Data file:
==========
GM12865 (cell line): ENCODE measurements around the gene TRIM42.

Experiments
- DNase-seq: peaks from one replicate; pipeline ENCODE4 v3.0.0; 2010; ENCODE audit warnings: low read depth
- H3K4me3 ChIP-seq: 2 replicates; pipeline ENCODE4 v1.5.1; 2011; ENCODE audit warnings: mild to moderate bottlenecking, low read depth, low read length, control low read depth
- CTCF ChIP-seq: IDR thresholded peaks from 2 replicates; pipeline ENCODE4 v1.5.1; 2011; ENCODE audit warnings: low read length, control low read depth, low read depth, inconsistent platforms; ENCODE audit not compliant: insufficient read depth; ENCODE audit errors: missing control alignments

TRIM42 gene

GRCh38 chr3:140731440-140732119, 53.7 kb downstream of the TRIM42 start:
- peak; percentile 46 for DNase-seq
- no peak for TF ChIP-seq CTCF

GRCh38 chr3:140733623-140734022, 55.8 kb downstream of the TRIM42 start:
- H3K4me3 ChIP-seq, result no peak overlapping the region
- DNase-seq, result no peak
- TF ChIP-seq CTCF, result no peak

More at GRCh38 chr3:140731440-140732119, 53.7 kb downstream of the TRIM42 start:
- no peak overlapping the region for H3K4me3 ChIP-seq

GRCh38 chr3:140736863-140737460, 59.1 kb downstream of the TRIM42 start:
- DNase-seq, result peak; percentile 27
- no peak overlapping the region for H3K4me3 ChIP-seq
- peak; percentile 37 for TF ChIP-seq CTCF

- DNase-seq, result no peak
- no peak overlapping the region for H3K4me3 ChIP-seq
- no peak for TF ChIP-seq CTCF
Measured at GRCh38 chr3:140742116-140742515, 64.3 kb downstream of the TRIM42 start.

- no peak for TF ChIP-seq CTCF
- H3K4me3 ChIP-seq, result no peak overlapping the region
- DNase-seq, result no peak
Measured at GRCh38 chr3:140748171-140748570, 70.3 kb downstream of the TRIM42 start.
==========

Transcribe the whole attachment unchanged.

GM12865 (cell line): ENCODE measurements around the gene TRIM42.

Experiments
- DNase-seq: peaks from one replicate; pipeline ENCODE4 v3.0.0; 2010; ENCODE audit warnings: low read depth
- H3K4me3 ChIP-seq: 2 replicates; pipeline ENCODE4 v1.5.1; 2011; ENCODE audit warnings: mild to moderate bottlenecking, low read depth, low read length, control low read depth
- CTCF ChIP-seq: IDR thresholded peaks from 2 replicates; pipeline ENCODE4 v1.5.1; 2011; ENCODE audit warnings: low read length, control low read depth, low read depth, inconsistent platforms; ENCODE audit not compliant: insufficient read depth; ENCODE audit errors: missing control alignments

TRIM42 gene

GRCh38 chr3:140731440-140732119, 53.7 kb downstream of the TRIM42 start:
- peak; percentile 46 for DNase-seq
- no peak for TF ChIP-seq CTCF

GRCh38 chr3:140733623-140734022, 55.8 kb downstream of the TRIM42 start:
- H3K4me3 ChIP-seq, result no peak overlapping the region
- DNase-seq, result no peak
- TF ChIP-seq CTCF, result no peak

More at GRCh38 chr3:140731440-140732119, 53.7 kb downstream of the TRIM42 start:
- no peak overlapping the region for H3K4me3 ChIP-seq

GRCh38 chr3:140736863-140737460, 59.1 kb downstream of the TRIM42 start:
- DNase-seq, result peak; percentile 27
- no peak overlapping the region for H3K4me3 ChIP-seq
- peak; percentile 37 for TF ChIP-seq CTCF

- DNase-seq, result no peak
- no peak overlapping the region for H3K4me3 ChIP-seq
- no peak for TF ChIP-seq CTCF
Measured at GRCh38 chr3:140742116-140742515, 64.3 kb downstream of the TRIM42 start.

- no peak for TF ChIP-seq CTCF
- H3K4me3 ChIP-seq, result no peak overlapping the region
- DNase-seq, result no peak
Measured at GRCh38 chr3:140748171-140748570, 70.3 kb downstream of the TRIM42 start.